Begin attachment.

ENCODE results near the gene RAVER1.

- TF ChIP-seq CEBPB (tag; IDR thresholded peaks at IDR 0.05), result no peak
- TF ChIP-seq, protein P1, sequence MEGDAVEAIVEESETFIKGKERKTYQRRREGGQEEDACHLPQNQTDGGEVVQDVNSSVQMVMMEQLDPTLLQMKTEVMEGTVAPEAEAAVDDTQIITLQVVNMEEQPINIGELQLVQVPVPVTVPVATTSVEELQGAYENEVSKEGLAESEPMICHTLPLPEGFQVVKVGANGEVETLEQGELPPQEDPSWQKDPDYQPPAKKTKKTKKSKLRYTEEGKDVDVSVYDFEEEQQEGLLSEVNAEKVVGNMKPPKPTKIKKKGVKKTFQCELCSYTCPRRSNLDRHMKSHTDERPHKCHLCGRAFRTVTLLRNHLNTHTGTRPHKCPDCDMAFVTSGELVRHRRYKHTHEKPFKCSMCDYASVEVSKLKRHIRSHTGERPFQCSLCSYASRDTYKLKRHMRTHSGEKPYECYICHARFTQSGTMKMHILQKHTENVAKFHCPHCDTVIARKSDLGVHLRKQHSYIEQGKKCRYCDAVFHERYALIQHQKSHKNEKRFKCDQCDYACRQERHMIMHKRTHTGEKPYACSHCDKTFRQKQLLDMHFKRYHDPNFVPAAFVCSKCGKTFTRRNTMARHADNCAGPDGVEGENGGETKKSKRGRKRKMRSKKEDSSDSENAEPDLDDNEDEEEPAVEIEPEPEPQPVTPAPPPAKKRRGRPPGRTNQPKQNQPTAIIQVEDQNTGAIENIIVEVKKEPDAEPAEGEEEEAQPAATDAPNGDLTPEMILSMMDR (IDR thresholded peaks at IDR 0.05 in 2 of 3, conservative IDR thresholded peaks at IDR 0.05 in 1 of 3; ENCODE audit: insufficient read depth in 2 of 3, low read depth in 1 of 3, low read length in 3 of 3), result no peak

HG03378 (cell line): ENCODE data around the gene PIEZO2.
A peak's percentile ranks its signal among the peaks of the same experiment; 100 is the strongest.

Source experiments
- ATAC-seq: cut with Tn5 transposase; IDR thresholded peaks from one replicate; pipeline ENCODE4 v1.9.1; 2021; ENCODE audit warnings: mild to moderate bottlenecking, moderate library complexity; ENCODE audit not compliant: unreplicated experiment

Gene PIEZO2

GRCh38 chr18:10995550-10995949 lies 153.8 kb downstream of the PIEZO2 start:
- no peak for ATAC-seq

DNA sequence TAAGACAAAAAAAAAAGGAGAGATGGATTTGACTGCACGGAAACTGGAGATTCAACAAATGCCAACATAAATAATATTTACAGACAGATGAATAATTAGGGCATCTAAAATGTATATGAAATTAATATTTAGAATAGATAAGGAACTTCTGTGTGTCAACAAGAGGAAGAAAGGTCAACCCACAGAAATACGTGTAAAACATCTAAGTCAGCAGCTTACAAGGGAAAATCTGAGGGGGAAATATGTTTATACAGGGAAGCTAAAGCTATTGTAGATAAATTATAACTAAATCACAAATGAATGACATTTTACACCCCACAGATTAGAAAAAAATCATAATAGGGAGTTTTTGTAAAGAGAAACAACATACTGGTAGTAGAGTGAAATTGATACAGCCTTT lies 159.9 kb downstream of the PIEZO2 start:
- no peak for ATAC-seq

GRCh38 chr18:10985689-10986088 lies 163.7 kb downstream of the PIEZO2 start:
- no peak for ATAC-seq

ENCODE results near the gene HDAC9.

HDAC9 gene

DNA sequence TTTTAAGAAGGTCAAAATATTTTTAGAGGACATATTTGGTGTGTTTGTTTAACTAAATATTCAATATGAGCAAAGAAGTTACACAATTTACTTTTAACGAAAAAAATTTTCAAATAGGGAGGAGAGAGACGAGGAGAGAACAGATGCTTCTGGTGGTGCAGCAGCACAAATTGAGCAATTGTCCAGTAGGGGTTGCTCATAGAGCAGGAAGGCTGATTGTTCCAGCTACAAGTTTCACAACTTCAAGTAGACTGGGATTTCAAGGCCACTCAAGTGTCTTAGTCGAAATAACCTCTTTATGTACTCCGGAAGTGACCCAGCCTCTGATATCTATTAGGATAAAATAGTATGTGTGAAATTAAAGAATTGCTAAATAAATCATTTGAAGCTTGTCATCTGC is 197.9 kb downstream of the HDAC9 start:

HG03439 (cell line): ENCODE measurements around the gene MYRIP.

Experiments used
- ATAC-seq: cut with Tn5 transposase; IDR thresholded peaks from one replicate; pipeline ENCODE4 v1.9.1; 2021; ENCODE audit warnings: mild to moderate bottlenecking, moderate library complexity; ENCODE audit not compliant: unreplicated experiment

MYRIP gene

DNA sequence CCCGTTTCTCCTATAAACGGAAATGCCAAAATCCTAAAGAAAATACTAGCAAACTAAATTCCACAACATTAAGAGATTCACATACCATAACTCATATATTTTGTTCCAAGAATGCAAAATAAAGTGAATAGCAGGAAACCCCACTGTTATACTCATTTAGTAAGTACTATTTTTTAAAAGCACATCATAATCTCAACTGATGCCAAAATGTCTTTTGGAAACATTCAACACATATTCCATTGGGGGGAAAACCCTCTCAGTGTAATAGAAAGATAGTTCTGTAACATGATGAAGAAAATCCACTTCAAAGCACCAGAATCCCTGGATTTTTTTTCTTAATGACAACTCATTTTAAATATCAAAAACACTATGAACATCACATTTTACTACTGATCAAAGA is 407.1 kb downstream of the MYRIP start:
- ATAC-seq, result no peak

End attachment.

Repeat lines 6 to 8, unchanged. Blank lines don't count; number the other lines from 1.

Source experiments
- ATAC-seq: cut with Tn5 transposase; IDR thresholded peaks from one replicate; pipeline ENCODE4 v1.9.1; 2021; ENCODE audit warnings: mild to moderate bottlenecking, moderate library complexity; ENCODE audit not compliant: unreplicated experiment

Gene PIEZO2